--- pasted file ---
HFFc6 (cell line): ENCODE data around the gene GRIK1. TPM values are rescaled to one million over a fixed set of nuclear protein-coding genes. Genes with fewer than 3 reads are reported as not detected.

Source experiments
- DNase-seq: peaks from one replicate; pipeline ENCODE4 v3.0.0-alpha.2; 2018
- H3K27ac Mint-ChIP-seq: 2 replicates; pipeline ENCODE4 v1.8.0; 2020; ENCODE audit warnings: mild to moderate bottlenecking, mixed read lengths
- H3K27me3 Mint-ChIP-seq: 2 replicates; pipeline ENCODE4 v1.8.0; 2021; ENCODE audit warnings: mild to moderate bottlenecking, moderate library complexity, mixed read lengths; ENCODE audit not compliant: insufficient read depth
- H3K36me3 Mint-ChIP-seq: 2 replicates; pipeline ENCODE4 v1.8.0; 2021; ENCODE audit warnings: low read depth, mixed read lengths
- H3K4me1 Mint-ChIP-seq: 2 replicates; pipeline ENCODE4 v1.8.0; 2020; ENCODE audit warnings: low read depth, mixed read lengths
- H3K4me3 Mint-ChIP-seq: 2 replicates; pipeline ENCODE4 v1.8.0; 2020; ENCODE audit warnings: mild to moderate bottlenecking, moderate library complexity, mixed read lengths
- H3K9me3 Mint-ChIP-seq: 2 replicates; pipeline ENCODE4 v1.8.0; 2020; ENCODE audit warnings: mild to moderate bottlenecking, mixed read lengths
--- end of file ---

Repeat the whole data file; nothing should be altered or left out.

HFFc6 (cell line): ENCODE data around the gene GRIK1. TPM values are rescaled to one million over a fixed set of nuclear protein-coding genes. Genes with fewer than 3 reads are reported as not detected.

Source experiments
- DNase-seq: peaks from one replicate; pipeline ENCODE4 v3.0.0-alpha.2; 2018
- H3K27ac Mint-ChIP-seq: 2 replicates; pipeline ENCODE4 v1.8.0; 2020; ENCODE audit warnings: mild to moderate bottlenecking, mixed read lengths
- H3K27me3 Mint-ChIP-seq: 2 replicates; pipeline ENCODE4 v1.8.0; 2021; ENCODE audit warnings: mild to moderate bottlenecking, moderate library complexity, mixed read lengths; ENCODE audit not compliant: insufficient read depth
- H3K36me3 Mint-ChIP-seq: 2 replicates; pipeline ENCODE4 v1.8.0; 2021; ENCODE audit warnings: low read depth, mixed read lengths
- H3K4me1 Mint-ChIP-seq: 2 replicates; pipeline ENCODE4 v1.8.0; 2020; ENCODE audit warnings: low read depth, mixed read lengths
- H3K4me3 Mint-ChIP-seq: 2 replicates; pipeline ENCODE4 v1.8.0; 2020; ENCODE audit warnings: mild to moderate bottlenecking, moderate library complexity, mixed read lengths
- H3K9me3 Mint-ChIP-seq: 2 replicates; pipeline ENCODE4 v1.8.0; 2020; ENCODE audit warnings: mild to moderate bottlenecking, mixed read lengths